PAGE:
Waring's underlings were equally obsessed with the financial aspects of any attempt to make Sunroad comply with federal and state air safety laws. In October, the city attorney asked the City's Development Services Department to issue a stop-work order. "It will be very expensive to stop work," pointed out one employee in a note to Waring and Marcela Escobar-Eck, head of Development Services.
"We are getting lots of pressure from Sunroad," complained another employee on October 12.
On December 4, Karen Hutchens, who does flackery for Sunroad, wrote to Fred Sainz, who does the same for the mayor. Hutchens wanted "to provide the mayor's office a thorough briefing on the issue."
On December 12, Waring exchanged ever-so-friendly e-mails with Tom Story, the longtime overseer of development activities for the City who went to Sunroad in late 2005 and is now being charged with influence-peddling by the city attorney's office. Waring was thinking of setting up a phone conference with the FAA. Story wanted to be in on the call. Story volunteered to have Sunroad's Washington lobbyist set up the phone colloquy.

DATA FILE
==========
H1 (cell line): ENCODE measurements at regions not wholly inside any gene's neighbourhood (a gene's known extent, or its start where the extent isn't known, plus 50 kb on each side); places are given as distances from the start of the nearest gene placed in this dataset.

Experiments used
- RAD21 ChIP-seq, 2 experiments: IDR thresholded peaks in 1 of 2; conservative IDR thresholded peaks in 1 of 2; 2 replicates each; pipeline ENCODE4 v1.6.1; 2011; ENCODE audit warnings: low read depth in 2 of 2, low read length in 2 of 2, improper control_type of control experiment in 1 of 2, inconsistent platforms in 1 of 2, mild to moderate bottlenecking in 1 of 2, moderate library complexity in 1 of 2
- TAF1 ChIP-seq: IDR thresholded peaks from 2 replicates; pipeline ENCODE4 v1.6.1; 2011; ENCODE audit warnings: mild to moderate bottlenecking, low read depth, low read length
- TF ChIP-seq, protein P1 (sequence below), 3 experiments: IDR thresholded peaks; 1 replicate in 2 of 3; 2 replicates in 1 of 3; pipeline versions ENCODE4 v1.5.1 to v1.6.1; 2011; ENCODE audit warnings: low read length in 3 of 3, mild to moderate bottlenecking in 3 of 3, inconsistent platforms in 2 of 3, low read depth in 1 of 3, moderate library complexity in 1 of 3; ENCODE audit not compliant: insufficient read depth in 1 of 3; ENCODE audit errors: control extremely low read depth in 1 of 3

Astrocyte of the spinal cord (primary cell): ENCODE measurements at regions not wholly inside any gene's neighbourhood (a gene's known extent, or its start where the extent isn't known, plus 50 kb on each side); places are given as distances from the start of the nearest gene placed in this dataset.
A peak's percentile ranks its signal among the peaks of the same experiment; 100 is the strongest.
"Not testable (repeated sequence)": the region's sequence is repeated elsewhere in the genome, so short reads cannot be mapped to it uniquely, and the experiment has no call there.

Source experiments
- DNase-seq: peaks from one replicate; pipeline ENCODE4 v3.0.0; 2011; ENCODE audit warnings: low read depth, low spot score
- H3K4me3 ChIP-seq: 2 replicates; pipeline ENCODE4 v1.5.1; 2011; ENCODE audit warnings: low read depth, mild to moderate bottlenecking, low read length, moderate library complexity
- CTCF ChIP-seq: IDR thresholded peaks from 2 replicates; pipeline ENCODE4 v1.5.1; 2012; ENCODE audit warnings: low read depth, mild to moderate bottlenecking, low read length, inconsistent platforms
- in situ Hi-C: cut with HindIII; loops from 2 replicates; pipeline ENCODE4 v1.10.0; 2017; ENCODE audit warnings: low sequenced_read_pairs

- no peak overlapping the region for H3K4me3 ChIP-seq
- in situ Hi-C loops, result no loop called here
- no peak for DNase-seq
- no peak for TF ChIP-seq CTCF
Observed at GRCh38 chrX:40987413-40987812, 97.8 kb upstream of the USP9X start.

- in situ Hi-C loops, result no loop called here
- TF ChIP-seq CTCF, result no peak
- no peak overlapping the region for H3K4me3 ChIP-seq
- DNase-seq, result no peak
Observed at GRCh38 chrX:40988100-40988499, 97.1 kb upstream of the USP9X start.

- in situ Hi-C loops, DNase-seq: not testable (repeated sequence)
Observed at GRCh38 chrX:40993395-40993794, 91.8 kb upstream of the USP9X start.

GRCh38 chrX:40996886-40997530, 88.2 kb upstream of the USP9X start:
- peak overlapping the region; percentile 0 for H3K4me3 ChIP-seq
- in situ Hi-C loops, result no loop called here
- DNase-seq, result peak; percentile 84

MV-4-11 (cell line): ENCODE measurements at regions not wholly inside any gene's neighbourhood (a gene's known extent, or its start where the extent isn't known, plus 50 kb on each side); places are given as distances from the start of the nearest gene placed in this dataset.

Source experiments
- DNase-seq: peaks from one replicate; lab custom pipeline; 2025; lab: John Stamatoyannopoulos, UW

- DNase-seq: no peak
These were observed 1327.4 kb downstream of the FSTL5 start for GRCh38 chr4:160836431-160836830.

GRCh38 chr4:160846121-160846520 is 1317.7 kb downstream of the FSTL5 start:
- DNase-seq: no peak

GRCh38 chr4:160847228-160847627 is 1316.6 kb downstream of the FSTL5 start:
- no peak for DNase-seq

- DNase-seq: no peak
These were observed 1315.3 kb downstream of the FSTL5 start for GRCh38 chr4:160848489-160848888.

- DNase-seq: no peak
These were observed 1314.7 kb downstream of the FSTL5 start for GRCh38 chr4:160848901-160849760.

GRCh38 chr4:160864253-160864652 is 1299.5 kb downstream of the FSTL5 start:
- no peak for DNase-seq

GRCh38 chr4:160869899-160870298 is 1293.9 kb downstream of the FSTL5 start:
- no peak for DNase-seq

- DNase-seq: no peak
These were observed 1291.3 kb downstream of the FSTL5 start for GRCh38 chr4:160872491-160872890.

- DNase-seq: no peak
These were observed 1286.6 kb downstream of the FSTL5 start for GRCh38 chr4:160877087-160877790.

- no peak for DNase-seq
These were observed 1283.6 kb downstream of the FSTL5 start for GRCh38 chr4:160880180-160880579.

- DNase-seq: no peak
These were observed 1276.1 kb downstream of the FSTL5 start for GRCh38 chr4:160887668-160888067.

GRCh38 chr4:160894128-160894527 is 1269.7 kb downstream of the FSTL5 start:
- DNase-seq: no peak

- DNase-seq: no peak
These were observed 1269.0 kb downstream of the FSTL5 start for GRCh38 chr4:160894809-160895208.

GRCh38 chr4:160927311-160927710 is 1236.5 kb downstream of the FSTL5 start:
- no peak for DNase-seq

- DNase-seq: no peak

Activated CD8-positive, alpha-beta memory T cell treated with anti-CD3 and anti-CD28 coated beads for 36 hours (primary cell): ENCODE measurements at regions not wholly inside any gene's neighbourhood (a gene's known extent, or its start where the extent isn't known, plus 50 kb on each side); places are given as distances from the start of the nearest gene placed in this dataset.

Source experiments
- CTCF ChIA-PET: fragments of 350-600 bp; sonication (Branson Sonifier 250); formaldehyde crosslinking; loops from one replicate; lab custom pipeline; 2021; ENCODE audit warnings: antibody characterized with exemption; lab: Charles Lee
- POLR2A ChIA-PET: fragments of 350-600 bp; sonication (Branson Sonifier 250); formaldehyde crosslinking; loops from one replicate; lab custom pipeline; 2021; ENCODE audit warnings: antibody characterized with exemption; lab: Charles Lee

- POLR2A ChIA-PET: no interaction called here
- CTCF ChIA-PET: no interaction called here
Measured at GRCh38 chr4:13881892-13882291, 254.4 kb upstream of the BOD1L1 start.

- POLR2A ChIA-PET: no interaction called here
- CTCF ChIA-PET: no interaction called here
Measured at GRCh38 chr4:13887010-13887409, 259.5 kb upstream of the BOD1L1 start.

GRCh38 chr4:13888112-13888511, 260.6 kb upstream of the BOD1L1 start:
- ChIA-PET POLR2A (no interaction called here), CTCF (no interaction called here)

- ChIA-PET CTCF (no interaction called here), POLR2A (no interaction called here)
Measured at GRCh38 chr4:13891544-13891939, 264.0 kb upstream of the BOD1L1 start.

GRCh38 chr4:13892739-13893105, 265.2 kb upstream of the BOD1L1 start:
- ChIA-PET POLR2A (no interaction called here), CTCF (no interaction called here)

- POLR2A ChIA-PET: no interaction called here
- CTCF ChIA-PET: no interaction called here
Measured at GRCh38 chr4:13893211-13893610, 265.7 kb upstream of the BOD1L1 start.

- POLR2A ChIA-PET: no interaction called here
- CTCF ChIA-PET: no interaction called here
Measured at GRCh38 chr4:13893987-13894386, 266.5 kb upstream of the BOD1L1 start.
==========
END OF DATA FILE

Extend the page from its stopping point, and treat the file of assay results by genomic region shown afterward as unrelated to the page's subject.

Sunroad has two even higher buildings on the drawing boards. Both of these, too, break FAA rules. On December 12, Waring offered Story gratuitous advice. "For what it is worth, I suggest you are making a tactical error in not solving building 1 and then and only then dealing with 2 and 3," offered Waring. Such chumminess.